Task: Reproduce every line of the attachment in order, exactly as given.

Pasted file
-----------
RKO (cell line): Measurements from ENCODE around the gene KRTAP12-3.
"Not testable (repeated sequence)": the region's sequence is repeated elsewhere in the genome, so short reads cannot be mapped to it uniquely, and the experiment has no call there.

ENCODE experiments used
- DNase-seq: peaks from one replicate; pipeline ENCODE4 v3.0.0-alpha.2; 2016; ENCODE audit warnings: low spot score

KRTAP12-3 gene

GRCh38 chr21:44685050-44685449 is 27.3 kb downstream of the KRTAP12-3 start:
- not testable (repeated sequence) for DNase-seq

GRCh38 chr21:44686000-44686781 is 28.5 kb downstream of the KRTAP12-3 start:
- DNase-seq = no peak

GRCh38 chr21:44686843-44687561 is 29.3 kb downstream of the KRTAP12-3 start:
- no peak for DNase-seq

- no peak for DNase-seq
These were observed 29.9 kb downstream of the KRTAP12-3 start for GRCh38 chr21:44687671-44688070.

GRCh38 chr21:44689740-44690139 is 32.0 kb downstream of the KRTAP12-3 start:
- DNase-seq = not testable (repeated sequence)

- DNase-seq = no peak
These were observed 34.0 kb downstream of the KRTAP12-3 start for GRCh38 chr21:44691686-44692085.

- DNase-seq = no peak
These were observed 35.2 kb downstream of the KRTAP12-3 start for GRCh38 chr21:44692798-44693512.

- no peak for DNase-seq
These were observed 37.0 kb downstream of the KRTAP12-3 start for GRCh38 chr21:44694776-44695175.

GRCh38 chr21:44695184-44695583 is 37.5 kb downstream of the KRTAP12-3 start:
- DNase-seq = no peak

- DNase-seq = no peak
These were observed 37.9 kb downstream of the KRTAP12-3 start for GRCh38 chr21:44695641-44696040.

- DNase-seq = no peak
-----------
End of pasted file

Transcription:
RKO (cell line): Measurements from ENCODE around the gene KRTAP12-3.
"Not testable (repeated sequence)": the region's sequence is repeated elsewhere in the genome, so short reads cannot be mapped to it uniquely, and the experiment has no call there.

ENCODE experiments used
- DNase-seq: peaks from one replicate; pipeline ENCODE4 v3.0.0-alpha.2; 2016; ENCODE audit warnings: low spot score

KRTAP12-3 gene

GRCh38 chr21:44685050-44685449 is 27.3 kb downstream of the KRTAP12-3 start:
- not testable (repeated sequence) for DNase-seq

GRCh38 chr21:44686000-44686781 is 28.5 kb downstream of the KRTAP12-3 start:
- DNase-seq = no peak

GRCh38 chr21:44686843-44687561 is 29.3 kb downstream of the KRTAP12-3 start:
- no peak for DNase-seq

- no peak for DNase-seq
These were observed 29.9 kb downstream of the KRTAP12-3 start for GRCh38 chr21:44687671-44688070.

GRCh38 chr21:44689740-44690139 is 32.0 kb downstream of the KRTAP12-3 start:
- DNase-seq = not testable (repeated sequence)

- DNase-seq = no peak
These were observed 34.0 kb downstream of the KRTAP12-3 start for GRCh38 chr21:44691686-44692085.

- DNase-seq = no peak
These were observed 35.2 kb downstream of the KRTAP12-3 start for GRCh38 chr21:44692798-44693512.

- no peak for DNase-seq
These were observed 37.0 kb downstream of the KRTAP12-3 start for GRCh38 chr21:44694776-44695175.

GRCh38 chr21:44695184-44695583 is 37.5 kb downstream of the KRTAP12-3 start:
- DNase-seq = no peak

- DNase-seq = no peak
These were observed 37.9 kb downstream of the KRTAP12-3 start for GRCh38 chr21:44695641-44696040.

- DNase-seq = no peak